Consumer Credit in the United States: A Sociological by Donncha Marron (auth.)

By Donncha Marron (auth.)

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At the same time that installment credit was suffering such opprobrium, charge accounts began to develop within the very finest of retail establishment for an elite stratum of consumer. What such distinctions reveal, of course, is the stratified nature of credit in terms of how it was deployed and, most significantly, the ways in which its class, race, and gendered consumers were understood to be in need of different kinds of government. 38 ● Consumer Credit in the United States The Will to Consume: The Rise of Retail Installment Lending The selling of goods on time payments, or on the “installment plan,” demonstrates a different genealogy within the nineteenth century to that of cash lending.

In a strategic shift, their attention thus turned to the politicization of the small loan problem, not to eliminate and supplant the sharks, but to calculably control the legal conditions under which they acted. The ambition became one of taming the sharks thus widening the scope of the paternalistic protection of borrowers. Not legal repression or philanthropy but only the careful organization of the economic was held to be sufficient to solve this now manifestly “social” problem (Neifeld, 1941).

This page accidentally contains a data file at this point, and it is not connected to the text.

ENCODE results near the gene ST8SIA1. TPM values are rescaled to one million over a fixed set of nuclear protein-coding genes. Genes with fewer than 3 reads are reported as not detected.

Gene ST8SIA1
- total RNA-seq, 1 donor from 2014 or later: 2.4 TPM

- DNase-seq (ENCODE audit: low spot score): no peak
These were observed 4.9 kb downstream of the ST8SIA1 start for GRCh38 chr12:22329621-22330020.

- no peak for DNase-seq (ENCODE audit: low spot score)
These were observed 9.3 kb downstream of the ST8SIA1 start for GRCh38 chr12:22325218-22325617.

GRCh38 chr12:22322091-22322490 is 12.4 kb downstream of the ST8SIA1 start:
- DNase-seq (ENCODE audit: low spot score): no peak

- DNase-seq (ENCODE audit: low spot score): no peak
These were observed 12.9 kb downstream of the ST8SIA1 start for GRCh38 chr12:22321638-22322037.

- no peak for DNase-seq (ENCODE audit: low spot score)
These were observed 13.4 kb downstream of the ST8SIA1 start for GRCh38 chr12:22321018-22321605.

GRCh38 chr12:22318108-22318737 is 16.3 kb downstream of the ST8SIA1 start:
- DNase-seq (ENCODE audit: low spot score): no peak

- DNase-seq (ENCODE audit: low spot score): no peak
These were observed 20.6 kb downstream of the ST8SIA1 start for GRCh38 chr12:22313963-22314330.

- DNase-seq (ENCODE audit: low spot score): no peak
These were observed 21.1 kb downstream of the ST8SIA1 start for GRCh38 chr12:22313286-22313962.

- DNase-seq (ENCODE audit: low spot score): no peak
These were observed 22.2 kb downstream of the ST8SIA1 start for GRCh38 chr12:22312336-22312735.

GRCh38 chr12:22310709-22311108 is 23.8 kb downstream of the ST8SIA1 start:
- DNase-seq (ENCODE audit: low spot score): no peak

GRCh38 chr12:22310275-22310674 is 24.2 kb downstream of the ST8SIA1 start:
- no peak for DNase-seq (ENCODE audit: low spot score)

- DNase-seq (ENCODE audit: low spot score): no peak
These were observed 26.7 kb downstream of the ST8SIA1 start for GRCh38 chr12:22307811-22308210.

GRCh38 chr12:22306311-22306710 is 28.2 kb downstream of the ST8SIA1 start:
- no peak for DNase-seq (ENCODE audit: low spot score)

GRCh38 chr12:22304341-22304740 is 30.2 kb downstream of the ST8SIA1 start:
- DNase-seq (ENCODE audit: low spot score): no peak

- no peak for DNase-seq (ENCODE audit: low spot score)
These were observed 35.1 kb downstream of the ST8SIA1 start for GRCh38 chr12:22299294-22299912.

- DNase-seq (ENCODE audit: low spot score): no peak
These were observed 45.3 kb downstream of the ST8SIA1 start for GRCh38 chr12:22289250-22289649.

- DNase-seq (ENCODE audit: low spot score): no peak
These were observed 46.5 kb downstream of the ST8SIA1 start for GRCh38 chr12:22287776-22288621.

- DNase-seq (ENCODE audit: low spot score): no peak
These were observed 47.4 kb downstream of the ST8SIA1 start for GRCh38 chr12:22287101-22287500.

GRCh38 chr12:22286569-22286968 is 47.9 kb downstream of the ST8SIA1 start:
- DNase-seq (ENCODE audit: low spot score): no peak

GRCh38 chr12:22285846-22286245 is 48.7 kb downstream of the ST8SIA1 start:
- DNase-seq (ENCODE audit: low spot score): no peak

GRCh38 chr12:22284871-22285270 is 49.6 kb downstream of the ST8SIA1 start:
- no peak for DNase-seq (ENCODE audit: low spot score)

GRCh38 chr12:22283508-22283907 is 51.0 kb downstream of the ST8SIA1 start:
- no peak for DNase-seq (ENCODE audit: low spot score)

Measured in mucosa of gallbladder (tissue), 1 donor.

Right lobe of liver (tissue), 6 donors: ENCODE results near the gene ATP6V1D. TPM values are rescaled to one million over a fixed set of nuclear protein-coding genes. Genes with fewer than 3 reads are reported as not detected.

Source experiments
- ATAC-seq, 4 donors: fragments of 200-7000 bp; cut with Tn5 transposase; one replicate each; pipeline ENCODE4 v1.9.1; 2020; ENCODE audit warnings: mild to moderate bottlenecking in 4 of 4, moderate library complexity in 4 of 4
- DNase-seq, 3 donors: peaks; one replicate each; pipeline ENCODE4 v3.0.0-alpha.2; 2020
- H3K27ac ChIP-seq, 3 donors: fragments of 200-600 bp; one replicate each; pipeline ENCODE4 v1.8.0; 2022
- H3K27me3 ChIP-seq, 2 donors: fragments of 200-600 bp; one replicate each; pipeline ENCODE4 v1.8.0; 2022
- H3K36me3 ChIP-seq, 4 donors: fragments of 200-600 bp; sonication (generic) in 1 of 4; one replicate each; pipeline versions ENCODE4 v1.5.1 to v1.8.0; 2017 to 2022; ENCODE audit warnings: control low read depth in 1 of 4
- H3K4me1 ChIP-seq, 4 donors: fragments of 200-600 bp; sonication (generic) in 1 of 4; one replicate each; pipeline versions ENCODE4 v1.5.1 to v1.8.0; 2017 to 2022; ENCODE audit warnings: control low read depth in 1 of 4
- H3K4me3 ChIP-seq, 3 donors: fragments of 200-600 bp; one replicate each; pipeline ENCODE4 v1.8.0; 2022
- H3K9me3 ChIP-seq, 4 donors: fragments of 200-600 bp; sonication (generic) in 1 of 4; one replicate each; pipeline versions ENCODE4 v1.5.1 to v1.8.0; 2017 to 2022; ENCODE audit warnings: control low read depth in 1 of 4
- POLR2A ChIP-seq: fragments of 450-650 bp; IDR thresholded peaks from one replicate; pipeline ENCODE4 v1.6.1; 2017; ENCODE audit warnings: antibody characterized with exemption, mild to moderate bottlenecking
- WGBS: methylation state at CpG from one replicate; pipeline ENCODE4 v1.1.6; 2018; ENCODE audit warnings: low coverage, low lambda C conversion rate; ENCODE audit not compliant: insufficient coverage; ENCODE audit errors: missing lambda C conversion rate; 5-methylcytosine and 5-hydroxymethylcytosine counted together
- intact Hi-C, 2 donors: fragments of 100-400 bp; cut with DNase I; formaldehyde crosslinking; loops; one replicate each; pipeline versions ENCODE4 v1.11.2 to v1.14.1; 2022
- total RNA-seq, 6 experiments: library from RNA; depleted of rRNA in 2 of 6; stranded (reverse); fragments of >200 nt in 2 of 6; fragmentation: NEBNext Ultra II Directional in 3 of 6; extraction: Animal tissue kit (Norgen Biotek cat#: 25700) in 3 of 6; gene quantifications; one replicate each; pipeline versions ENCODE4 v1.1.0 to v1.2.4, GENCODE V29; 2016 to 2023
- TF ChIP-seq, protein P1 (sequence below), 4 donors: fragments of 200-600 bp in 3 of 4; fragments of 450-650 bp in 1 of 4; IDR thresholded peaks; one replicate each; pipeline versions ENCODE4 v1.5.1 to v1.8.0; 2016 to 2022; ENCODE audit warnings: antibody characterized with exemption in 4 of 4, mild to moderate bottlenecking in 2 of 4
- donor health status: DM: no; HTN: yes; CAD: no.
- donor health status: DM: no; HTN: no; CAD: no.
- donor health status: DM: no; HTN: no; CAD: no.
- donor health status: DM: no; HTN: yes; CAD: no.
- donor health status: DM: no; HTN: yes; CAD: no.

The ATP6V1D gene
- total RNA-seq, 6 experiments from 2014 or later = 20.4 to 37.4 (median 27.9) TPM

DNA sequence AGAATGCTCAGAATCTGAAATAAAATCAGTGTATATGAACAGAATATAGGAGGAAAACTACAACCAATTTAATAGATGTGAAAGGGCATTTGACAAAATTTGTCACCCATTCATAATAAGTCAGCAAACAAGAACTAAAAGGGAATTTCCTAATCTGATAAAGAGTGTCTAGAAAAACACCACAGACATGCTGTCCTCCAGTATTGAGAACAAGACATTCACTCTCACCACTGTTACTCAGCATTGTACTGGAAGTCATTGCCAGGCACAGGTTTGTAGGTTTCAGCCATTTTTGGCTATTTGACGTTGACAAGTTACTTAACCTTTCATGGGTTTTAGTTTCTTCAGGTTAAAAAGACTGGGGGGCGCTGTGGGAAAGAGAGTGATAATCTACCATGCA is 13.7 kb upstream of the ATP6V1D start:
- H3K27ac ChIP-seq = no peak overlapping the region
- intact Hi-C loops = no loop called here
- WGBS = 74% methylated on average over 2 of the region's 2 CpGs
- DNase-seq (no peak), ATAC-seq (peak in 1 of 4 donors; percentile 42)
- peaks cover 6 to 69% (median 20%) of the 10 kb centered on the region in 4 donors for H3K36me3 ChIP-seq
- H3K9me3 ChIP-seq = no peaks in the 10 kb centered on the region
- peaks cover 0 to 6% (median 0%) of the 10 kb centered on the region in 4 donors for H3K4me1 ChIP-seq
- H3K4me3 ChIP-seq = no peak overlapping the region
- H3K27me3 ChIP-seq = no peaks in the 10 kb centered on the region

Hunt, 1999: 128). The response of such campaigns were therefore “urgent expressions of the self-assertion of upper and middle classes, who both feared the consequences of rampant urbanism and yet were committed to accelerated economic development which caused precisely the social problems that they feared” (p. 131). Arthur Ham accepted, however, that campaigning alone was insufficient to combat the problem of loansharking given how expansive and ingrained it had become (1909: 8). To understand why, the small loan lending problem has to be set within the context of the Progressive movement within the United States.

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